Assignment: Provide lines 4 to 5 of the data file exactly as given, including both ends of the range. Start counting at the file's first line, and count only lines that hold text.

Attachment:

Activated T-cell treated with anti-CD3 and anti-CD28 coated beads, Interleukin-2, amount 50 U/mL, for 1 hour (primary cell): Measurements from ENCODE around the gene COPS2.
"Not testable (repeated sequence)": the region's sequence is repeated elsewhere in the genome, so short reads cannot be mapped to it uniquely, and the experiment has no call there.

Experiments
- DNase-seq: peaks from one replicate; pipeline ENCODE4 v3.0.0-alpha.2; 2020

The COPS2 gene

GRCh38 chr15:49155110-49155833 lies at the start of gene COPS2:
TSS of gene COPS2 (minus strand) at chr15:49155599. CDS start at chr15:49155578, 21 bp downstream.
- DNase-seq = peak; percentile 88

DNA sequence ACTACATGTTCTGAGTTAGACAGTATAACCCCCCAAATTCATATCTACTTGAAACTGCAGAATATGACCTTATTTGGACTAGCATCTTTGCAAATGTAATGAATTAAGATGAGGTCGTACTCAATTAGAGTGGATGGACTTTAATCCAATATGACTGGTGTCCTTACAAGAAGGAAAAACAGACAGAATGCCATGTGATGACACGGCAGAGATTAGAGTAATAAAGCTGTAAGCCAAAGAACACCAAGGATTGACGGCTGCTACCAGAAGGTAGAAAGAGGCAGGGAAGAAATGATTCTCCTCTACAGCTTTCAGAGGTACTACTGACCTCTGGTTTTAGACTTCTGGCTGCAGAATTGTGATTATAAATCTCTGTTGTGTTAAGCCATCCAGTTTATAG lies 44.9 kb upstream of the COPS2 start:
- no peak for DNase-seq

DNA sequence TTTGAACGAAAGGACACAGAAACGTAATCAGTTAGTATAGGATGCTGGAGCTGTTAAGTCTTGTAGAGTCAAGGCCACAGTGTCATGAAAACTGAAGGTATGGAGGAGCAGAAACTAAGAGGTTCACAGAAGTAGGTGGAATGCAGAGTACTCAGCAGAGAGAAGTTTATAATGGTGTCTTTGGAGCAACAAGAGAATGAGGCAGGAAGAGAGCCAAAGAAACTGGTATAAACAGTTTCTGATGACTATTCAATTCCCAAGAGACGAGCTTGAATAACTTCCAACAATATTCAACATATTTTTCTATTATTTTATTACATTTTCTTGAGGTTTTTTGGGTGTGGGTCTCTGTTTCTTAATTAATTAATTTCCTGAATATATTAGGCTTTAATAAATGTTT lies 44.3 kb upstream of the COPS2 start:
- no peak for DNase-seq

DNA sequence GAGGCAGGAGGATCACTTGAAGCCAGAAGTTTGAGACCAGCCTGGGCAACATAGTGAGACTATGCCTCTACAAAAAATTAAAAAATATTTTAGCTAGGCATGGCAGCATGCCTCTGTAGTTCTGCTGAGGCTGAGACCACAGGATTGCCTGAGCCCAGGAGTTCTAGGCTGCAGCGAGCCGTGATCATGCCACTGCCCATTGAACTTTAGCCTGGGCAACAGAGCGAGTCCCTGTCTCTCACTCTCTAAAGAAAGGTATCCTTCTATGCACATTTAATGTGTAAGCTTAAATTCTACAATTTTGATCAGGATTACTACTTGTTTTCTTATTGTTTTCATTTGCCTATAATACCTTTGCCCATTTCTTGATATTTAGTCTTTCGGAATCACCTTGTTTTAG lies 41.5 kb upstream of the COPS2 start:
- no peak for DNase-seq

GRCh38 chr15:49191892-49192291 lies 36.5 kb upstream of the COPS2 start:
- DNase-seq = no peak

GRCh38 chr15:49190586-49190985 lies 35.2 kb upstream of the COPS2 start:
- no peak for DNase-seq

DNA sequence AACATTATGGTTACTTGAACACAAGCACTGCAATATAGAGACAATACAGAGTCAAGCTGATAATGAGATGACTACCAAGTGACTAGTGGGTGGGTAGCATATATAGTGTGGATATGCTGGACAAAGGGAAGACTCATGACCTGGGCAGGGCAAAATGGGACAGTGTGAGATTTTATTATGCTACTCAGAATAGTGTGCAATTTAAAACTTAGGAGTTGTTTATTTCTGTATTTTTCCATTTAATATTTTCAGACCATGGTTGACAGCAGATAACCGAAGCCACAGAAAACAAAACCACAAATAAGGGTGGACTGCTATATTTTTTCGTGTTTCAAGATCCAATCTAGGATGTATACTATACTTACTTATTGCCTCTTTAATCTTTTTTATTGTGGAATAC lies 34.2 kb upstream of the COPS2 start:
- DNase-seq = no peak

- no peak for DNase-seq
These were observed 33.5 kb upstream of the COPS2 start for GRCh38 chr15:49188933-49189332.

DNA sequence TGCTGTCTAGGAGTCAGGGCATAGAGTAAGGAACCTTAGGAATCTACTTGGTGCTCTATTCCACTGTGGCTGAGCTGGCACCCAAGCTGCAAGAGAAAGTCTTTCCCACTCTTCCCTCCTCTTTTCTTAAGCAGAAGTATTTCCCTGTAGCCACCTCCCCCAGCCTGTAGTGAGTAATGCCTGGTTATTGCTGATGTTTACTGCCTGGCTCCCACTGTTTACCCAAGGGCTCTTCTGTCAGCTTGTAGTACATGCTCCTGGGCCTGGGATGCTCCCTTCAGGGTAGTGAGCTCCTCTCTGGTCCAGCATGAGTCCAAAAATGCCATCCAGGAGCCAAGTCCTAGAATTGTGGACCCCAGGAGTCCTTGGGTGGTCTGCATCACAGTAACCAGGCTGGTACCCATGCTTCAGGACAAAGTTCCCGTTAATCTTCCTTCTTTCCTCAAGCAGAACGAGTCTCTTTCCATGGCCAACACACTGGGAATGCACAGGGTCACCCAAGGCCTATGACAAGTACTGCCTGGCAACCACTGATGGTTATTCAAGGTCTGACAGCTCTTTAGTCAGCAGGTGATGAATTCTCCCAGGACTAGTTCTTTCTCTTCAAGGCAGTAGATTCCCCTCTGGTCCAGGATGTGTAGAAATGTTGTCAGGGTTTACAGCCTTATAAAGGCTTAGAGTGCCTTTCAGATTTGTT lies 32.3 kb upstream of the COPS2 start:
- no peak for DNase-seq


- DNase-seq: peaks from one replicate; pipeline ENCODE4 v3.0.0-alpha.2; 2020

The COPS2 gene